The Archdiocese of Portland has asked the U.S. Bankruptcy Court for permission to pay its 112 employees, reported The Oregonian.
The archdiocese filed for bankruptcy protection July 6 in the face of numerous sexual abuse cases. Decisions in these court cases could require the archdiocese to pay millions of dollars in compensation, which it just does not have.
The Archdiocese of Portland is only one of several dioceses which have considered filing for bankruptcy as a means to protect their pastoral works and ministry from the courts.
Though the Archdiocese of Portland’s revenues are up to about $15.7 million this year, compared with $9.9 million last year, the archdiocese, having filed for Chapter 11 protection, cannot distribute these funds as usual.
Under bankruptcy law, the archdiocese would be required to transfer all the money in its current accounts into new general, payroll and tax accounts. The new accounts would require signature cards, indicating that the archdiocese can continue to operate itself.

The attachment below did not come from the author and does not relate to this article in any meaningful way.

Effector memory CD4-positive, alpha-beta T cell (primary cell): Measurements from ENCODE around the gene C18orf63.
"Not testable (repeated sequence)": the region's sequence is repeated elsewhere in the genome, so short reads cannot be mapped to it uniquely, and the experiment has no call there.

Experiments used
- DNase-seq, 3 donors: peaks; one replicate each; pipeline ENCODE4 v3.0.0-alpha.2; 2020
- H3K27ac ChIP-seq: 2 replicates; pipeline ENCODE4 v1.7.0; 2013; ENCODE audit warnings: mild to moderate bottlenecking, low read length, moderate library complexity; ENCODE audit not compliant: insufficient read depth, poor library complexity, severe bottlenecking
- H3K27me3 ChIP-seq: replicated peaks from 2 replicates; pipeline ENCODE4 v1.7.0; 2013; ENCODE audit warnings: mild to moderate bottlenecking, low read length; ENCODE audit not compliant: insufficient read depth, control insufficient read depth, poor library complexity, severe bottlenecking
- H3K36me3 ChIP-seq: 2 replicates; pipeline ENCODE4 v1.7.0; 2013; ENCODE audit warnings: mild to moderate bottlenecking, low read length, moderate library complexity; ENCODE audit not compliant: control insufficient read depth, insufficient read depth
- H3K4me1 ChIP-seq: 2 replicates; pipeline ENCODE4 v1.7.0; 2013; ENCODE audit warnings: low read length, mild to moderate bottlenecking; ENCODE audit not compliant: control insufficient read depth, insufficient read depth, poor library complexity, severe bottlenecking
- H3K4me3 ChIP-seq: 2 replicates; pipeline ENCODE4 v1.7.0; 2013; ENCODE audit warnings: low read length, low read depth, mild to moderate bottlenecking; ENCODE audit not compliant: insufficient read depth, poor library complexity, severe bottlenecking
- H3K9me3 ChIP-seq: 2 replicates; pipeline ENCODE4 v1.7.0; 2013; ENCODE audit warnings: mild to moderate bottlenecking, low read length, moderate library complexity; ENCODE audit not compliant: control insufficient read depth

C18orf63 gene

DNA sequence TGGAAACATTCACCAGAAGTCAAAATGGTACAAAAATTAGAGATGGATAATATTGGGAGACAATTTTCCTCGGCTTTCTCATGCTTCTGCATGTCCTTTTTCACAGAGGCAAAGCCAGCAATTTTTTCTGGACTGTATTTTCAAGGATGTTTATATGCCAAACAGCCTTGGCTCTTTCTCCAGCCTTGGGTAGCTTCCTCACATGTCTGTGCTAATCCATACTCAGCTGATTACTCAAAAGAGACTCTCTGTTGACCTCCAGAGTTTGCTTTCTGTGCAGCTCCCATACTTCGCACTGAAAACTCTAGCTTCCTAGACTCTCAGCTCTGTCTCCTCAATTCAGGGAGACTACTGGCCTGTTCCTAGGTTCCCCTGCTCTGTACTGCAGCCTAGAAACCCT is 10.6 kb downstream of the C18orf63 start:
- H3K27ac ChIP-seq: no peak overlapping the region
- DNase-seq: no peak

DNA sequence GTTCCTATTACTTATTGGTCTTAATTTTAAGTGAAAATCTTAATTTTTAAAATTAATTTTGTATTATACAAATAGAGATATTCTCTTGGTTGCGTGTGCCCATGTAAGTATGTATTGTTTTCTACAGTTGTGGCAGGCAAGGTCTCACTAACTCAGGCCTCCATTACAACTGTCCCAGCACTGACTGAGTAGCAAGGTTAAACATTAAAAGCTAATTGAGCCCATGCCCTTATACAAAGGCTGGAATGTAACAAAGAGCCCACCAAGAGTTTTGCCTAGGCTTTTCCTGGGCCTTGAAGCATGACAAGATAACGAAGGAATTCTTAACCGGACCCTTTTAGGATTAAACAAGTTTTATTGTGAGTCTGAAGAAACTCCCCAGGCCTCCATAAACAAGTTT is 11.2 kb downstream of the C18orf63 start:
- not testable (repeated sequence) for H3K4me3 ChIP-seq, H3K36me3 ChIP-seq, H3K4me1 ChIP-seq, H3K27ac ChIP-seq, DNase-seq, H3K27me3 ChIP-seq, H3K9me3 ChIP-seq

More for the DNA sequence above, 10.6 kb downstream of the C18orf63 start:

However, the archdiocese is asking the court to excuse it from that requirement. Switching to new accounts, it said, would disrupt operations and create expenses for new checks and other business forms.
The archdiocese's chief financial officer, Leonard Vuylsteke, said in a filing that the archdiocese will have to issue paychecks to a total of about $382,000 to its 90 full-time and 22 part-time employees by July 31. In addition, the archdiocese spends more than $100,000 a month to provide numerous employee benefits. Medical and prescription insurance alone costs $75,000 a month.